Second half. Souvanna is back at quarterback. The Secret War continues. United States military pilots in civilian clothes, their names deleted from Department of Defense rosters, fly Forward Air Control missions over Laos. The CIA builds airstrips on mountains and in the jungle, called Lima Sites, where they conduct aerial re-supply to the Hmong settlements loyal to the Americans. CIA advisers are also in the field to assist these guerrilla units of Vang Pao's army; North Vietnam brings in more troops and bigger cannons. But all the players agree to deny that they are doing anything in Laos. After all, if they couldn's have it conveniently hushed up, they'd have to have another useless convention, and nobody wanted to delay the game and waste time with that again. Everyone knew that whatever was decided, no one would stick to it anyway.

In 1968, things began to change. President Lyndon B. Johnson's declaration of a bombing halt over North Vietnam caused the intensity of the fighting-and the air war-to increase drastically in the Plain of Jars

Fourth Quarter. The war escalates. The Air Force begins bombing with regular Air Force personnel stationed in Udon, Thailand. From 1965 to 1973, the civil war seesaws back and forth in northern Laos, to deny control of territory and population to the other side. Population control was particularly important, because it is the people who provide food, porters, and soldiers. How very inconvenient! Areas were cleared of people by intensive bombing. In the dry season, it was the Communist team that took over the Plain of Jars and scored goals; in the wet season the US-backed forces took it over. Back and forth like that, until everyone got tired of the game.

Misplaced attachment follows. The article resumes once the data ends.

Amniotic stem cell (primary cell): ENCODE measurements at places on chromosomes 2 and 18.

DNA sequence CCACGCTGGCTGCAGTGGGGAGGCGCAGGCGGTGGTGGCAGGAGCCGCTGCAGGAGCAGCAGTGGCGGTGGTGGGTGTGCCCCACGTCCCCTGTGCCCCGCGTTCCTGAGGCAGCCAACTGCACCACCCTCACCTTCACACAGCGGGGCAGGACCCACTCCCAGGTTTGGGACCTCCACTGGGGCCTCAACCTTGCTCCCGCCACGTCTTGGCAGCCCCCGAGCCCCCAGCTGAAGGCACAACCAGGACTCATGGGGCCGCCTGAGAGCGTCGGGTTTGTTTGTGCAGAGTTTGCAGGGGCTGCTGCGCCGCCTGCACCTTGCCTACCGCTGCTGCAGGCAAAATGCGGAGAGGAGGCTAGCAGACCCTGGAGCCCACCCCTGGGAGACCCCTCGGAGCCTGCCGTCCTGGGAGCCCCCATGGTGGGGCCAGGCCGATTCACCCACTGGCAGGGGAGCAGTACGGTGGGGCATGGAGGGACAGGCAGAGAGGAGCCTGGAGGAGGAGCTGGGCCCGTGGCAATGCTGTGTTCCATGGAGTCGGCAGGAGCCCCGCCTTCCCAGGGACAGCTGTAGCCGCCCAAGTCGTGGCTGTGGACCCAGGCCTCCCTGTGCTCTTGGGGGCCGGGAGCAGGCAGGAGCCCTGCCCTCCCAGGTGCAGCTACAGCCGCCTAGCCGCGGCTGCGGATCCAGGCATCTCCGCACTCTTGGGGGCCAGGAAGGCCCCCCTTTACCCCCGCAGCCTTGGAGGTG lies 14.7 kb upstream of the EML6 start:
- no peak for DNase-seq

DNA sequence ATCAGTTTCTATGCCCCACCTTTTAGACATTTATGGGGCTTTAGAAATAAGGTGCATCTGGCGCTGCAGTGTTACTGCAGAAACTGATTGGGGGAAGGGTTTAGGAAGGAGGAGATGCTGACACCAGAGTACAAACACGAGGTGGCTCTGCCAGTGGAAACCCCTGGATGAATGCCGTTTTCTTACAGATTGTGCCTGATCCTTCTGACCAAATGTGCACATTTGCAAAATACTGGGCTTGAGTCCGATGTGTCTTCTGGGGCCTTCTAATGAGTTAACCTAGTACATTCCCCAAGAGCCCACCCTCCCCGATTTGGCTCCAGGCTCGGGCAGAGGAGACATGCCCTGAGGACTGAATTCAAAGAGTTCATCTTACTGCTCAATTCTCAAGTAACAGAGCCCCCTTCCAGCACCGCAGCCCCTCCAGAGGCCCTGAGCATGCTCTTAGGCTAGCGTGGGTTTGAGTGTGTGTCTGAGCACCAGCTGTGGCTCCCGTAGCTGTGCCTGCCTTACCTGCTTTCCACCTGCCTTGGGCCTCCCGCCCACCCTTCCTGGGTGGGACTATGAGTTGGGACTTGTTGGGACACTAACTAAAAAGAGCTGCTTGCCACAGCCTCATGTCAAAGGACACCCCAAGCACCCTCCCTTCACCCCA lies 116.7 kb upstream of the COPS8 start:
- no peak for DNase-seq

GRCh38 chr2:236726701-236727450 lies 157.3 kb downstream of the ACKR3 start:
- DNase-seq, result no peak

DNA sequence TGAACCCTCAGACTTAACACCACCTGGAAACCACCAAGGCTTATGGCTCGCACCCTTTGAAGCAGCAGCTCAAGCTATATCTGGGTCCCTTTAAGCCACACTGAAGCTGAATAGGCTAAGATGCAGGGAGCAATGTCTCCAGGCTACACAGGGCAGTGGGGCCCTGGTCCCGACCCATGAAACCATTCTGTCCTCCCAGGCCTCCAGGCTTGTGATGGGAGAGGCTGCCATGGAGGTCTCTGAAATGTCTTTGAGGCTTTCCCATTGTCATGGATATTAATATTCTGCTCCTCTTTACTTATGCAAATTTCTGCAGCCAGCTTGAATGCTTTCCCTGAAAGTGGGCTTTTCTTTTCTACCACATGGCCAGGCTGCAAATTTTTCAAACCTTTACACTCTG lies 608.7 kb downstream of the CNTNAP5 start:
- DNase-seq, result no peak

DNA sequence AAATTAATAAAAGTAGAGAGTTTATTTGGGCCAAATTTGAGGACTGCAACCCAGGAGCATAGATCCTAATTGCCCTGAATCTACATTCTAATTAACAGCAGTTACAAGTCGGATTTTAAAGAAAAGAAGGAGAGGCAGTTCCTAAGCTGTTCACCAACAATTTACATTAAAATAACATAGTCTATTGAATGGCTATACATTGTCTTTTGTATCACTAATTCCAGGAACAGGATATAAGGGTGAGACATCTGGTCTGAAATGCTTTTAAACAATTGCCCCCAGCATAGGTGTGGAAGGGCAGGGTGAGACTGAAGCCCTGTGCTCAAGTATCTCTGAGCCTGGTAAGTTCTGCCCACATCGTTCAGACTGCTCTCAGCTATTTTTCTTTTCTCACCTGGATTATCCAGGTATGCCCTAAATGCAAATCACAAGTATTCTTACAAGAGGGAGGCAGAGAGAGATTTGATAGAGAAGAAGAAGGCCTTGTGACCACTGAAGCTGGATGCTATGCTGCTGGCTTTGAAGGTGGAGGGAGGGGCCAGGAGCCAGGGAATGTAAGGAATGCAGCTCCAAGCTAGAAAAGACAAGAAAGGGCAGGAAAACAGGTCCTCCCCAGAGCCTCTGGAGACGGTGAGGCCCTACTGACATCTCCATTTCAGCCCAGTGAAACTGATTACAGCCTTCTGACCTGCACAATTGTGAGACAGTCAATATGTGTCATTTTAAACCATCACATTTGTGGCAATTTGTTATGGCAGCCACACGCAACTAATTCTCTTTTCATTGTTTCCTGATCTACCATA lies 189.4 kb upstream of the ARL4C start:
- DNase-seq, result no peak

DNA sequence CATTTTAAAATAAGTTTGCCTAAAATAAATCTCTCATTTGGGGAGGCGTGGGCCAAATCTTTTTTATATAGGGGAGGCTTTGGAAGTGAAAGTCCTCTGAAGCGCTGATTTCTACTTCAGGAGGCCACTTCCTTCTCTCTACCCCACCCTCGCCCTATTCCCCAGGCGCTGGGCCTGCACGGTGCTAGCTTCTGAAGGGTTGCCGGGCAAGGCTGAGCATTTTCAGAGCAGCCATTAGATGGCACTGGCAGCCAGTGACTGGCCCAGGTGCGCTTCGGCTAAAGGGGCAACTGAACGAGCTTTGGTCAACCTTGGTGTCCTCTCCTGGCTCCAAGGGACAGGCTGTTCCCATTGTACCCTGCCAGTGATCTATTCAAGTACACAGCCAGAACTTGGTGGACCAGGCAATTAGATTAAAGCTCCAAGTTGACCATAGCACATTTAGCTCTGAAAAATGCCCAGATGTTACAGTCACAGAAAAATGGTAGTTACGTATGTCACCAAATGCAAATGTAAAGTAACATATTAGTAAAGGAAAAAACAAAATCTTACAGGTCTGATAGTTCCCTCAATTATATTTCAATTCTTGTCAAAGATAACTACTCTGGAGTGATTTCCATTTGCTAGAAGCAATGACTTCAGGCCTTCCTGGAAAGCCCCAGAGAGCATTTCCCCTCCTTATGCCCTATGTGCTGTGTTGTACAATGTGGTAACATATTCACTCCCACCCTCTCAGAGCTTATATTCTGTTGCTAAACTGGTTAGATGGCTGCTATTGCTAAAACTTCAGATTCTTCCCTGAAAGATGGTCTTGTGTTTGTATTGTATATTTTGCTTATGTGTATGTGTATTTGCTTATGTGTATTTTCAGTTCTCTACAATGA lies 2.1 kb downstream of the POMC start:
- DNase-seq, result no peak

Again from the AFA article by Walter Boyne:

The B-52 sorties built up at an amazing rate; by the war's end, some 3 million tons of bombs had been dropped on Laos, with 500,000 tons of this total dropped in the northern regions. The war was fought through the years on a seasonal basis, with USB,sponsored forces advancing from April through September in the monsoon season and the North Vietnamese and its allies responding during the dry season of October through March.

The conduct of the war in northern Laos was delegated to the CIA-supported Hmong, who were led by a classic Asian warlord figure, Maj. Gen. Vang Pao. His tactics resulted in heavy casualties over the years, so much so that eventually only preteen-age children and men over 45 remained to serve as soldiers. Everyone else had been killed, captured, or wounded. To spur recruitment, he would withhold rice from communities that sought to shield their young from joining his armies.